As I read about the Bharadwaj-Bond nexus, my mind wanders down the another pair of film makers who had an uncanny ability to bring literature to the silver screen almost impeccably.
From ‘Shakespeare Wallah’ in 1965 to ‘The Golden Bowl’ in 2000, the team of Ismail Merchant, James Ivory and screenwriter Ruth Prawer Jhabvala produced films steeped in the greatness of Victorian and modern literary traditions, often adapted from books by authors like E. M. Forster and Henry James.
‘A Room With A View’ was their first breakthrough success, though in my opinion the team hit its peak in 1992 and 1993 with the wonderful ‘Howards End’ followed by the soaring, sublime ‘Remains of the Day’, featuring Anthony Hopkins as a repressed butler in a grand mansion. The Merchant-Ivory brand became so closely identified with a certain type of lit-film adaptation that they are often believed to have created films they had nothing to do with, like ‘A Passage to India’, which was directed by David Lean. The company has done so well at this, that even the expression “Merchant-Ivory film” has made its way into common parlance, to denote a particular genre of film rather than the actual production company. A typical “Merchant-Ivory film” would be a period piece set in the early 20th century, usually in Edwardian England, featuring lavish sets and top British actors portraying genteel characters who suffer from disillusionment and tragic entanglements.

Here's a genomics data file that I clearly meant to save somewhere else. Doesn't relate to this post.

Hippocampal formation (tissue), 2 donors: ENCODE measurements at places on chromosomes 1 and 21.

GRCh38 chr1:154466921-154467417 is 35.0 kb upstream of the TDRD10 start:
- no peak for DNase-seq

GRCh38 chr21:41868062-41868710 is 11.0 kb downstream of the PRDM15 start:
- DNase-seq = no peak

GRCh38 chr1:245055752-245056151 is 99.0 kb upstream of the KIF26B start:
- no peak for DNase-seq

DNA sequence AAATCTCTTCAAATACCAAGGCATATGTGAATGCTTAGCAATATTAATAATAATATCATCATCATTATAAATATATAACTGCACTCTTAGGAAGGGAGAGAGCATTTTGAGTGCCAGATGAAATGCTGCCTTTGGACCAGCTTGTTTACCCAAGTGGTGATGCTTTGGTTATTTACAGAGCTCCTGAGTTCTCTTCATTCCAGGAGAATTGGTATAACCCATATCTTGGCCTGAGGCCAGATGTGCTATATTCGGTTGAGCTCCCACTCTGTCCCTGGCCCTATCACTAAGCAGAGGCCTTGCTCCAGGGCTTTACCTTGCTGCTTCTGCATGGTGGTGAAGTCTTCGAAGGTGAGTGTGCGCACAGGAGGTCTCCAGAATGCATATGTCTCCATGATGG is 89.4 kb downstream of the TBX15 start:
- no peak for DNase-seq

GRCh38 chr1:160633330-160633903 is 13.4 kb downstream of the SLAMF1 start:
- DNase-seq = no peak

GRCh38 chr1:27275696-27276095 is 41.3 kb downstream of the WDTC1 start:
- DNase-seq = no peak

Perhaps the most remarkable thing about James Ivory’s direction is how unremarkable it is. They never relied on complicated camera movement or visual tricks. Their shots are set up and held steady, resolved to see the scene through with the basics of life—not unlike their characters.
Rummaging through the rushes of Never Let Me Go, I can’t help but think of James-Ivory and how they would have done this, a languid literary contemplation on the vagaries of life, love, bee stings and the artistic soul. Just as easy to sense is the missing touch of Ismail Merchant, who died in 2005.